The sole clue to uniqueness is the barbed wire fence looming outside the windows.
Troop 884 meets the second and fourth Wednesday of every month at the Allen Correctional Institution, about 78 miles southwest of Toledo. The Girl Scouts Beyond Bars program enables Scouts to meet at prisons and strengthen their relationships with parents. These are the troop's only meetings outside of camping trips; all of the girls have a father at the institution.
There are about 40 mother/daughter programs nationwide, but the Lima troop is the only one to bring fathers and daughters together.
Troop leader Julie Sturgill, who has been with the program since it started in 2000, said that she's had other groups call to talk to her about starting up father-daughter programs, but none has panned out.
The Girl Scouts of Appleseed Ridge serve Allen, Auglaize, Hancock, Hardin, Logan, Mercer, Paulding, Putnam, Shelby, and Van Wert counties.
We felt that since we had a men's prison here basically in our backyard, it was something that could benefit the girls," Ms. Sturgill said. "They need a relationship - that is an anchor to them."
And the girls aren't the only ones who benefit.
"It keeps people out of trouble, because if you get in trouble you can't be in it anymore," said John Sawyer as he helped his daughter Natasha, 9, of Lima glue magazine cutouts to a piece of colored paper.
"You can either get a lot worse in here or get a lot better," he said, adding that participating in programs like Beyond Bars is one of the best ways to take the latter course.
"A lot of the programs here are family oriented but they don't actually have family members. This is the only one that has family members here in the entire state that I've heard of."
Sawyer, who has served three years for drug trafficking, will be free next month.
Decked out in purple - from the fluffy tie keeping her blond ringlets in place to the lavender Reeboks on her feet - Miss Sawyer said the first thing they're going to do when her father gets out is go to Cedar Point.
Though they've never been there together before, "we've been to the Allen County Fairgrounds when I was 6," she said.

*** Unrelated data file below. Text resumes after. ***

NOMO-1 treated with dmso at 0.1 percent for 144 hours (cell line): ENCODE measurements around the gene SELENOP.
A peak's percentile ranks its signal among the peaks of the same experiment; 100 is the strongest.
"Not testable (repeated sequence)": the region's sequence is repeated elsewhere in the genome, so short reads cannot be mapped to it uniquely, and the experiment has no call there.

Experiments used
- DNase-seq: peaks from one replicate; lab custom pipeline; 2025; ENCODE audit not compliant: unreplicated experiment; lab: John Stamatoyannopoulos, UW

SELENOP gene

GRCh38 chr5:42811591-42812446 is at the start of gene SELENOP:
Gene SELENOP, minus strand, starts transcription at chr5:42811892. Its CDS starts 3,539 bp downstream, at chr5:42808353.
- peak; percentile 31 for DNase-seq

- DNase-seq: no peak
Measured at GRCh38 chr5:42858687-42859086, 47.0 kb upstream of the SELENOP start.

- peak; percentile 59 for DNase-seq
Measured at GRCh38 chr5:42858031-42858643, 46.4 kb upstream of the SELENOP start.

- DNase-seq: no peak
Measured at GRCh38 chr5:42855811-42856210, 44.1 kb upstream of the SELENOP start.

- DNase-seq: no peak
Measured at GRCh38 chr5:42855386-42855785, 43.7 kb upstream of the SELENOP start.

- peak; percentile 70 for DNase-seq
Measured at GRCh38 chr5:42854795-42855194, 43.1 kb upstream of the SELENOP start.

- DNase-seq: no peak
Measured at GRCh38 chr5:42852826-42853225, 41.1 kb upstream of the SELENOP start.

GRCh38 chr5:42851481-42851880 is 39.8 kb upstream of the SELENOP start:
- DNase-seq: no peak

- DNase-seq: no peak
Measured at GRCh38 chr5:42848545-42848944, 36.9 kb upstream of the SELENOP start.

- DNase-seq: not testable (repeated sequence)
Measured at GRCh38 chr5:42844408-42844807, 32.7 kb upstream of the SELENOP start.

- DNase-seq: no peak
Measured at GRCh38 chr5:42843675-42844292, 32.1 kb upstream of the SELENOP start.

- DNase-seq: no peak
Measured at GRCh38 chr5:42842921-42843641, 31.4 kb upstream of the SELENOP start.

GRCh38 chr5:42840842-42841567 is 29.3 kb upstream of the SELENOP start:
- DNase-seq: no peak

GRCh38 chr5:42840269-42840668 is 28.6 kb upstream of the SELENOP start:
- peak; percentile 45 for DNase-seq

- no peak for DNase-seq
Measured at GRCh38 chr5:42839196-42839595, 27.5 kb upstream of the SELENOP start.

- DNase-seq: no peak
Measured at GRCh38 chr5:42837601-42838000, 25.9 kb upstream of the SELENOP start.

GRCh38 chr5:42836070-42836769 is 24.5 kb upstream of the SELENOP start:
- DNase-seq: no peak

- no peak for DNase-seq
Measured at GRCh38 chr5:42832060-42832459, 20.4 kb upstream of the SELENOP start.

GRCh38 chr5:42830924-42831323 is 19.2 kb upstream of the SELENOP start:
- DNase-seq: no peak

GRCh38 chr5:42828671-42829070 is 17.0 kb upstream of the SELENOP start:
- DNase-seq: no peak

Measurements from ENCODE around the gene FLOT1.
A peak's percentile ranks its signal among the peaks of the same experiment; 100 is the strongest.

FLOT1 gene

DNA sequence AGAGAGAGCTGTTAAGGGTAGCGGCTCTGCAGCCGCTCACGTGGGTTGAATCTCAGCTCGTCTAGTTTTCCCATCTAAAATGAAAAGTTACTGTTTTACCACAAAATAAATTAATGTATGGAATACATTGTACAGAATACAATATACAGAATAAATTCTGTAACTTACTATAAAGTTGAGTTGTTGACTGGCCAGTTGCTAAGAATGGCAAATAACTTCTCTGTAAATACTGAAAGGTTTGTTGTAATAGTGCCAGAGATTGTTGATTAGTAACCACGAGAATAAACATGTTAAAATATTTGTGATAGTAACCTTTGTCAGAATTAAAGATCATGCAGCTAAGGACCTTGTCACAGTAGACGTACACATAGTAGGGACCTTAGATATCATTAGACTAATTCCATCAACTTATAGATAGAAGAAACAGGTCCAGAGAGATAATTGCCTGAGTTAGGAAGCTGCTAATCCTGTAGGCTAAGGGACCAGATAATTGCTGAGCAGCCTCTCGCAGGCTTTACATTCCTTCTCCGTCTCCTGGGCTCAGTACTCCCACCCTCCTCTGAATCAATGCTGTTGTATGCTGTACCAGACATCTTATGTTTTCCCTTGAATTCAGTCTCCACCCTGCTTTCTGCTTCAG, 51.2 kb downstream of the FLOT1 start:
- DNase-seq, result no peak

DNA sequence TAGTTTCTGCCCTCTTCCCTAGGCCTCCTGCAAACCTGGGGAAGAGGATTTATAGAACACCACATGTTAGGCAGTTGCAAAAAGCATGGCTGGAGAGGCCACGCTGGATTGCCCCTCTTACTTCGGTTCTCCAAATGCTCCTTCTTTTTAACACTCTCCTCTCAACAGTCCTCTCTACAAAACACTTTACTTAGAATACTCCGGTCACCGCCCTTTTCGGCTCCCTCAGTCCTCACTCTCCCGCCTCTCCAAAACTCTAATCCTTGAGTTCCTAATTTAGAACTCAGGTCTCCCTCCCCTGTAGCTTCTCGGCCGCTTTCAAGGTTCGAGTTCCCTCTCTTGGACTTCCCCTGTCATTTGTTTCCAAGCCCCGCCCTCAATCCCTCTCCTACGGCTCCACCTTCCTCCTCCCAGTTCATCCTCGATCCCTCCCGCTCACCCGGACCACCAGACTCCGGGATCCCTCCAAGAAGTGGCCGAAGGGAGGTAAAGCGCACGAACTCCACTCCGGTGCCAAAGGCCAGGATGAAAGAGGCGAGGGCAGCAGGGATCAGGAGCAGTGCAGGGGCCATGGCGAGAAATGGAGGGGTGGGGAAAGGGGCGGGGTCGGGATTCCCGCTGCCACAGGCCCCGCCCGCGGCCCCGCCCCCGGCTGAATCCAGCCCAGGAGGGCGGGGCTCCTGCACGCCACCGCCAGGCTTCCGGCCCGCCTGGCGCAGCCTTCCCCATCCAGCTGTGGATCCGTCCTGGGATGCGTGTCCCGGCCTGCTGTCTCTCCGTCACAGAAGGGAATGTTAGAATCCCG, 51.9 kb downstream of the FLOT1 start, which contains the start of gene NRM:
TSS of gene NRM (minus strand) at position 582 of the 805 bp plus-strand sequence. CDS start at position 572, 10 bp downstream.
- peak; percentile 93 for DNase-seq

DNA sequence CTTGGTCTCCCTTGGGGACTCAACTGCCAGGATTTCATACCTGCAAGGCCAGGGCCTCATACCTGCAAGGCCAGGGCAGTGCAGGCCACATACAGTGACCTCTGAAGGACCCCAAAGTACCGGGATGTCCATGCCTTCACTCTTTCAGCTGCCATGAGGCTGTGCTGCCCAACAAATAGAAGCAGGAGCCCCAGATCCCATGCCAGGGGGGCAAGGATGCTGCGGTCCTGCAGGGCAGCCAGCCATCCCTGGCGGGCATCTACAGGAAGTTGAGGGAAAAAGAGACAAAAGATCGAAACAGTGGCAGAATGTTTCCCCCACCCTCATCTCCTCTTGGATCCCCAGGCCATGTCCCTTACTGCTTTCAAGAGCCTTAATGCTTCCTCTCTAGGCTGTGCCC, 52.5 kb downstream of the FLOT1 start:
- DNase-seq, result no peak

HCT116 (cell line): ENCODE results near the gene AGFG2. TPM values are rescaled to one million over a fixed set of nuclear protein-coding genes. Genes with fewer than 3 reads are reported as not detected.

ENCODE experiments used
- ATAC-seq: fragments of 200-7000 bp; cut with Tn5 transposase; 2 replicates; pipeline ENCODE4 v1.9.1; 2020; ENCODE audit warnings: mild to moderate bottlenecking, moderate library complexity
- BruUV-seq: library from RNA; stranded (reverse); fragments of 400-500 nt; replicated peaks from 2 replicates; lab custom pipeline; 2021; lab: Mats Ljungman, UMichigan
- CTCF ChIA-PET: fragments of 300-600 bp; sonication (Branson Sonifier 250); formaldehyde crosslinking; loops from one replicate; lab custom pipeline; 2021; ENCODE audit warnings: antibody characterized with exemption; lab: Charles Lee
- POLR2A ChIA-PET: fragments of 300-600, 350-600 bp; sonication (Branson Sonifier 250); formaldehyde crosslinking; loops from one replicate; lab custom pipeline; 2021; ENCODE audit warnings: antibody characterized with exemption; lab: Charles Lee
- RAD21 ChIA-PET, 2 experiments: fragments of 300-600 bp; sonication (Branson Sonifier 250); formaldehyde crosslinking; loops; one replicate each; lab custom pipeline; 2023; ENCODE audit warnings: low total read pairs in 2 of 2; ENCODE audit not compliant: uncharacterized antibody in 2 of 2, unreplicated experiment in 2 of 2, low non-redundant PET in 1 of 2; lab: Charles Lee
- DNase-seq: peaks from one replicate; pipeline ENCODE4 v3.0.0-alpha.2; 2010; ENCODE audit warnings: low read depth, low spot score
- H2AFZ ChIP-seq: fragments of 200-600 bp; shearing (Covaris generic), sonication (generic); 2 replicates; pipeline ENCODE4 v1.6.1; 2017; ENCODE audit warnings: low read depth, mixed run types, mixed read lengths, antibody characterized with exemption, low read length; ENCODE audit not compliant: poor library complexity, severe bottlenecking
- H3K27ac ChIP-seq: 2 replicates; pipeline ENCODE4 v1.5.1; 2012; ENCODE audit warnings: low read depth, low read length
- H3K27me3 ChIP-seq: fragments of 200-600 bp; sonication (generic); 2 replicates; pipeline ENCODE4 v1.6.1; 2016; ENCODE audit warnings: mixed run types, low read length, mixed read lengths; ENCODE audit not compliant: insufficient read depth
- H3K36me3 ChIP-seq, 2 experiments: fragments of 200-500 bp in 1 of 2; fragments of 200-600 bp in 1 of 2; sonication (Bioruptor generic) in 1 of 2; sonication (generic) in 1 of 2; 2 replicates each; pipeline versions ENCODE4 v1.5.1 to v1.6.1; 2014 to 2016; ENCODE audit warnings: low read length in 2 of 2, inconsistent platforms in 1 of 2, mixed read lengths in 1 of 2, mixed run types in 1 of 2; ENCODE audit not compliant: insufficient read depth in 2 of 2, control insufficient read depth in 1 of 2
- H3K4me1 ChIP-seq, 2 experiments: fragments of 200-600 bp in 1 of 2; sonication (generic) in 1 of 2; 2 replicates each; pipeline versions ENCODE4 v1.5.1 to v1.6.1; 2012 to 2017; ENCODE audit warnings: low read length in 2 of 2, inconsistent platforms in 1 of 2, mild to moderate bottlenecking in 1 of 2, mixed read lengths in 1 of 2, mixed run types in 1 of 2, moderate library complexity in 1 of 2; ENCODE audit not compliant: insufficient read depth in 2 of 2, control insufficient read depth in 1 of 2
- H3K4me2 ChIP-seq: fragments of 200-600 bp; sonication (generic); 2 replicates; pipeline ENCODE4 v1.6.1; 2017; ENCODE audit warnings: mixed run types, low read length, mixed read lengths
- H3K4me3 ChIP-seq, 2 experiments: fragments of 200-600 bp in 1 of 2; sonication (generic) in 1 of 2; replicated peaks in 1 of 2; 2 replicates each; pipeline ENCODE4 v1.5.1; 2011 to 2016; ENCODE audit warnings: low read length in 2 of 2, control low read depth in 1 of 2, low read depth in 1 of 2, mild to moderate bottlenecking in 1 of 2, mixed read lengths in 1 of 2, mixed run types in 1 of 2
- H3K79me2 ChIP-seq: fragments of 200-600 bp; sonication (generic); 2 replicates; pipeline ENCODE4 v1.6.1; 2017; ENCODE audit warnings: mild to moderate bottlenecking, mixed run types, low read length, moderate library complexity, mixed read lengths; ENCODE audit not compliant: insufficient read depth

"You held an alligator," her father added.
"A baby one," she agreed.
Not all the families will be so soon reunited on the outside.
John Baker was one of the first inmates to enter the visiting room last Wednesday. He swept his 6-year-old daughter, Lazaria, up in a bear hug and she gave him a big, brown-eyed smile. Later, they shared a snack of Rice Krispies Treats as he quizzed her on her math.
Baker, also serving time for drug trafficking, could be in prison until 2020.
"So, I'll be 21," said his daughter, who lives in Lima. Her father explained that the case is still in court and he could be out sooner.
"I hope I'll still be 6 when you get out," the girl replied.
Most of the fathers mentioned how much change they see in the growing girls from meeting to meeting.
"Every other week I notice something different," said Baker, who also has an older daughter. "Seeing how they're growing, what they're going to be. I'm just happy to be a part of their lives, some way, some how."
"Whatever we did to get put here, this is our punishment," Sawyer said. "But everybody around you gets punished too, and this is a way to ease it off of them."
On this Wednesday afternoon, the girls are doing a money management project aimed at youngsters. They make a list of needs and wants, and then their fathers help them look through ads to find products to fit each list, the total cost being no more than $1,000.
The Scouts cut out pictures of electronics, furniture, food, clothes, and a few power tools. But perhaps the most profound wishes cannot be cut out of any advertisement.
"To be a family," one bespectacled Scout has written.
"I want my freedom, but $1,000 ain't gonna buy that," said another inmate, Gilbert Fox, who's doing time for engaging in corrupt activity. His daughter lives in Columbus and couldn't make this meeting, but he dutifully did the project and will give it to her next time.
"She's something else," he said proudly. "She livens up the place."
The hardest part of saying goodbye, Fox said, is knowing that it will be weeks before he sees his daughter again.
"And knowing that I can't walk out there with her," he added.
After two short hours, it's time for the girls to pack up and go home.
Miss Baker gives her father a final hug; Sawyer bends down to kiss his daughter on the forehead.
He follows her with his eyes until she's out of sight.
Contact Carin Yavorcik at: firstname.lastname@example.org or 419-724-6050.